This episode is immediately followed by a rarity in early 1960s television--a well-orchestrated send-off for a long-time primary character in "A Papa for Butch and Ginger" (May 9, 1961). More common for the era was the disappearance of recurring characters with no explanation for their departure or a brief reference to where they went after they have already departed. But in the run-up to the fateful "Gunfight at the O.K. Corral," the producers began clearing the decks of characters who weren't around for the final melee. Earp's trusted deputy Shotgun Gibbs, a fictional creation rather than a historical figure, was the first to go. In this episode Gibbs meets a widow with two young children trying to make a wagon trip to Colorado while being taken advantage of by unscrupulous ruffians she has hired to accompany her. Her two young children, Butch and Ginger, take an immediate liking to Gibbs, who runs off one of her antagonists, and though he won't admit it at first, Gibbs takes a liking to the widow Byfield as well. Holliday is the first to sense Gibbs' attraction and knowing that Gibbs feels beholden to Earp and his duty as a deputy, Holliday begins working on Earp to convince him that it would be in Gibbs' best interests to marry the widow and accompany her to Colorado. Holliday even tells Earp that Gibbs will one day meet his death from a faster and heavier armed gunslinger since Gibbs only uses a double-barreled shotgun and has to reload after two shots. So Earp finds a flimsy excuse to fire Gibbs for not following orders but can't face him as he tells him he is dismissed. The final scene shows Gibbs driving the widow's wagon with her by his side trying to convince him that Earp fired him out of love not animosity, while Butch and Ginger ride behind the wagon on Gibbs' beloved mule Roscoe. This sort of farewell is today standard practice but in 1961 it was quite extraordinary.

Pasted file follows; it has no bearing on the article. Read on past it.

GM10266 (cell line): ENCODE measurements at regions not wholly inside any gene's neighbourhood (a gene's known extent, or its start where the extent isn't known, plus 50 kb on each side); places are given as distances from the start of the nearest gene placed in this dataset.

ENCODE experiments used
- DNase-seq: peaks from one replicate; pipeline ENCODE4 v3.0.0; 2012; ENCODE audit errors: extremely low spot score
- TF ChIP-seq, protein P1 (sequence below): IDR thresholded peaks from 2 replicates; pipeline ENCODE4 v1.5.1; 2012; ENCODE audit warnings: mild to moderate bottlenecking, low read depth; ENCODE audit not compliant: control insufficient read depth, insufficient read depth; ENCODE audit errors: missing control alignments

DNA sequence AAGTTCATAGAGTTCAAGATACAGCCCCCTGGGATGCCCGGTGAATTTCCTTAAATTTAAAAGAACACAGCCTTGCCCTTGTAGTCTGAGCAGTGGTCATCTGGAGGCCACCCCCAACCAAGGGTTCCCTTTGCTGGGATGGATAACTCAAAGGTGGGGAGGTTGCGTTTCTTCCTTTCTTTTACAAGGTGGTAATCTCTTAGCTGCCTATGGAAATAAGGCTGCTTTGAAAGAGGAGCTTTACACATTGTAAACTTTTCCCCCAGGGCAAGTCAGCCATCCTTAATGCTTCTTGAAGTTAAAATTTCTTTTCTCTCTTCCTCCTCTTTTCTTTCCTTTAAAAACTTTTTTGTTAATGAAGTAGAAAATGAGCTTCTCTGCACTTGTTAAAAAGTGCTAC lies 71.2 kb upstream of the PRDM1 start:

However, finding a replacement for Gibbs proves to be a challenge for Earp as the next episode, "Hiding Behind a Star" (May 23, 1961), shows Earp hiring a deputy who proves to be a sadistic psychopath as well as a bigamist who is finally exposed and arrested. Gibbs' departure is also the driving force two episodes later in Mayor Clum summoning Earp's brothers Virgil and Morgan from Prescott, Arizona to help support Wyatt against an increasingly fractious Clanton gang, which is thrown into disarray by the next major character send-off depicted in "Requiem for Old Man Clanton" (May 30, 1961). Though Brocious and Ringo have attempted to undermine Clanton at least twice in previous episodes and he is aware of their machinations, he still does not take seriously enough the warning that they may try to ambush him when he goes below the Mexican border to bring back a herd of stolen cattle because the warning comes from Earp. He also reasons that Brocious and Ringo won't attack him because some of the cattle he is bringing back belong to them, but he doesn't realize that they have paid off a long-time nemesis of his, the Mexican bandit king Don Pedro, to ambush him. Though Earp and Holliday try to find Don Pedro and stop the attack, they are too late, and Clanton and his helpers are gunned down by the bandits. Clanton's killing is remarkably violent even for an era that loved The Untouchables and had seen some of Sam Peckinpaugh's early work on The Rifleman and The Westerner. But what makes Clanton's death more striking is that he is a major figure in the series, not some rent-a-thug who is brought in for a single episode for the express purpose of being cannon fodder. Major characters simply did not get killed off in early 1960s TV dramas, which is yet another reason why the final season of Wyatt Earp seems more akin to The Sopranos than it does to its contemporaries.